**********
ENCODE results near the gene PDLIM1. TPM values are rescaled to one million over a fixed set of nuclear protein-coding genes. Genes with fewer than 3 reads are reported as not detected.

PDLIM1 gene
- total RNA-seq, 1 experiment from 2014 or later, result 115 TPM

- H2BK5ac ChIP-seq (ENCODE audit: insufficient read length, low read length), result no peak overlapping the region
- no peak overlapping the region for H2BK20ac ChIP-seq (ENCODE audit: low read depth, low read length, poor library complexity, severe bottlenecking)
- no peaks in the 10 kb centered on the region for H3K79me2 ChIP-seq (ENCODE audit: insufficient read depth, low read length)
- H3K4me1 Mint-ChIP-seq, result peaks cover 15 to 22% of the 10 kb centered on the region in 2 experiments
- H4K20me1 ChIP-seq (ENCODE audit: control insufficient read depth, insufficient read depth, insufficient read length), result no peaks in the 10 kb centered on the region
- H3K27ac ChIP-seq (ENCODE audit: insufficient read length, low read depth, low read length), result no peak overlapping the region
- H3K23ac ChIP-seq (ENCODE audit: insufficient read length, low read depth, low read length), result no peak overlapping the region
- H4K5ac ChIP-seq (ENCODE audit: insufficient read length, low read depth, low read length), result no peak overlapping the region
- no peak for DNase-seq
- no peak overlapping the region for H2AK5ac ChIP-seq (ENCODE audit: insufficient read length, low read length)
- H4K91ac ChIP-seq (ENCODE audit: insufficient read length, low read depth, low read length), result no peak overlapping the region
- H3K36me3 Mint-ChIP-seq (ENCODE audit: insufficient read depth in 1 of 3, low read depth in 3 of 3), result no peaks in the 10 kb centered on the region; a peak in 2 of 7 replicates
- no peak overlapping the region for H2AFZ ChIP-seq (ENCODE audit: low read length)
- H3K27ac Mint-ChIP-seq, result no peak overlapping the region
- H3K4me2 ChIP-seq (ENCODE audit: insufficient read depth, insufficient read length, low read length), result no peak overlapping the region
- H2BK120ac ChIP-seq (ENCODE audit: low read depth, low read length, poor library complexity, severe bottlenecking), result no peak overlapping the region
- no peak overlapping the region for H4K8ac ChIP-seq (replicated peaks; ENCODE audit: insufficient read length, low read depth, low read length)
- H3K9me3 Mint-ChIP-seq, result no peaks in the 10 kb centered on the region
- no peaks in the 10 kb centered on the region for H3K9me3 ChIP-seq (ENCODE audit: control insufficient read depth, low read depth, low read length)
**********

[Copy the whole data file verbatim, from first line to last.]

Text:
ENCODE results near the gene PDLIM1. TPM values are rescaled to one million over a fixed set of nuclear protein-coding genes. Genes with fewer than 3 reads are reported as not detected.

PDLIM1 gene
- total RNA-seq, 1 experiment from 2014 or later, result 115 TPM

- H2BK5ac ChIP-seq (ENCODE audit: insufficient read length, low read length), result no peak overlapping the region
- no peak overlapping the region for H2BK20ac ChIP-seq (ENCODE audit: low read depth, low read length, poor library complexity, severe bottlenecking)
- no peaks in the 10 kb centered on the region for H3K79me2 ChIP-seq (ENCODE audit: insufficient read depth, low read length)
- H3K4me1 Mint-ChIP-seq, result peaks cover 15 to 22% of the 10 kb centered on the region in 2 experiments
- H4K20me1 ChIP-seq (ENCODE audit: control insufficient read depth, insufficient read depth, insufficient read length), result no peaks in the 10 kb centered on the region
- H3K27ac ChIP-seq (ENCODE audit: insufficient read length, low read depth, low read length), result no peak overlapping the region
- H3K23ac ChIP-seq (ENCODE audit: insufficient read length, low read depth, low read length), result no peak overlapping the region
- H4K5ac ChIP-seq (ENCODE audit: insufficient read length, low read depth, low read length), result no peak overlapping the region
- no peak for DNase-seq
- no peak overlapping the region for H2AK5ac ChIP-seq (ENCODE audit: insufficient read length, low read length)
- H4K91ac ChIP-seq (ENCODE audit: insufficient read length, low read depth, low read length), result no peak overlapping the region
- H3K36me3 Mint-ChIP-seq (ENCODE audit: insufficient read depth in 1 of 3, low read depth in 3 of 3), result no peaks in the 10 kb centered on the region; a peak in 2 of 7 replicates
- no peak overlapping the region for H2AFZ ChIP-seq (ENCODE audit: low read length)
- H3K27ac Mint-ChIP-seq, result no peak overlapping the region
- H3K4me2 ChIP-seq (ENCODE audit: insufficient read depth, insufficient read length, low read length), result no peak overlapping the region
- H2BK120ac ChIP-seq (ENCODE audit: low read depth, low read length, poor library complexity, severe bottlenecking), result no peak overlapping the region
- no peak overlapping the region for H4K8ac ChIP-seq (replicated peaks; ENCODE audit: insufficient read length, low read depth, low read length)
- H3K9me3 Mint-ChIP-seq, result no peaks in the 10 kb centered on the region
- no peaks in the 10 kb centered on the region for H3K9me3 ChIP-seq (ENCODE audit: control insufficient read depth, low read depth, low read length)